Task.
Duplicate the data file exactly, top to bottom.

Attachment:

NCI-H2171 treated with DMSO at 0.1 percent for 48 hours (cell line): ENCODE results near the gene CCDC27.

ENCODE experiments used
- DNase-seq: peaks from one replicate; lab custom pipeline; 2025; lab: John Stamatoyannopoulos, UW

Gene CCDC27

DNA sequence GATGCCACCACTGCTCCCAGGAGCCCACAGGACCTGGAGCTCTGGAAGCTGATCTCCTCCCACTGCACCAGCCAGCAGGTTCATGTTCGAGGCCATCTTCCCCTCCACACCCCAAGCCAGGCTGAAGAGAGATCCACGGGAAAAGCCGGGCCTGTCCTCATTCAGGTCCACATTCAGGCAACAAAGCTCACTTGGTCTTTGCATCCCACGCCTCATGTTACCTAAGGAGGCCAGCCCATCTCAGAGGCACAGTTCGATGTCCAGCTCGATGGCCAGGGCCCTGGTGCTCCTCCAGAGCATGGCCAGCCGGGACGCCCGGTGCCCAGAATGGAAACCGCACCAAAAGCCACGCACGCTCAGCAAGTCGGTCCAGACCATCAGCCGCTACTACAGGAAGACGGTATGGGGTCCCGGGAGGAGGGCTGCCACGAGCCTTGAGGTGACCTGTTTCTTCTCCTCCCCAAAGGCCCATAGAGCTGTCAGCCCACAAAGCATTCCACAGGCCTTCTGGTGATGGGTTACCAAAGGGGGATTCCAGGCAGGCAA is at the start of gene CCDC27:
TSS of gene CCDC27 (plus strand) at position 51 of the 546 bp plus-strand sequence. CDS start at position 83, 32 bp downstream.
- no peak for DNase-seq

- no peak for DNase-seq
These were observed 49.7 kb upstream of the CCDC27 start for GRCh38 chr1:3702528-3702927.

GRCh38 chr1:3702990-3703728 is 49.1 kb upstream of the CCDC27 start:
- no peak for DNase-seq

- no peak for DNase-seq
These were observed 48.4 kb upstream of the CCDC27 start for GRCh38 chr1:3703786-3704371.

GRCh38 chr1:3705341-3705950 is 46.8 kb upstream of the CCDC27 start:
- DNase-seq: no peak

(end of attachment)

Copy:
NCI-H2171 treated with DMSO at 0.1 percent for 48 hours (cell line): ENCODE results near the gene CCDC27.

ENCODE experiments used
- DNase-seq: peaks from one replicate; lab custom pipeline; 2025; lab: John Stamatoyannopoulos, UW

Gene CCDC27

DNA sequence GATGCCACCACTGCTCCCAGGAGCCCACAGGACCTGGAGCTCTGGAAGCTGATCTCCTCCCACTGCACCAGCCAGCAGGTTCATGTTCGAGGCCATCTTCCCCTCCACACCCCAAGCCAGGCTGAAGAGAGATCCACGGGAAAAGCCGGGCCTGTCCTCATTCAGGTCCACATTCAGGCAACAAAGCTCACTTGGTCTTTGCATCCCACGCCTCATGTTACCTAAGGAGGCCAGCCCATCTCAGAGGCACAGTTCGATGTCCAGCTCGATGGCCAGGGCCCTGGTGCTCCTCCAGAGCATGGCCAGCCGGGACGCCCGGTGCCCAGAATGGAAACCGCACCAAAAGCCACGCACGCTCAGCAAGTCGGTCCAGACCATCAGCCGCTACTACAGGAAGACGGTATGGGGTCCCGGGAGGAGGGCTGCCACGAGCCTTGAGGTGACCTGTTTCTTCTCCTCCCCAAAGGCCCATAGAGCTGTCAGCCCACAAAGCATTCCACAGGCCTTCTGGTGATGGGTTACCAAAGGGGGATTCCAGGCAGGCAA is at the start of gene CCDC27:
TSS of gene CCDC27 (plus strand) at position 51 of the 546 bp plus-strand sequence. CDS start at position 83, 32 bp downstream.
- no peak for DNase-seq

- no peak for DNase-seq
These were observed 49.7 kb upstream of the CCDC27 start for GRCh38 chr1:3702528-3702927.

GRCh38 chr1:3702990-3703728 is 49.1 kb upstream of the CCDC27 start:
- no peak for DNase-seq

- no peak for DNase-seq
These were observed 48.4 kb upstream of the CCDC27 start for GRCh38 chr1:3703786-3704371.

GRCh38 chr1:3705341-3705950 is 46.8 kb upstream of the CCDC27 start:
- DNase-seq: no peak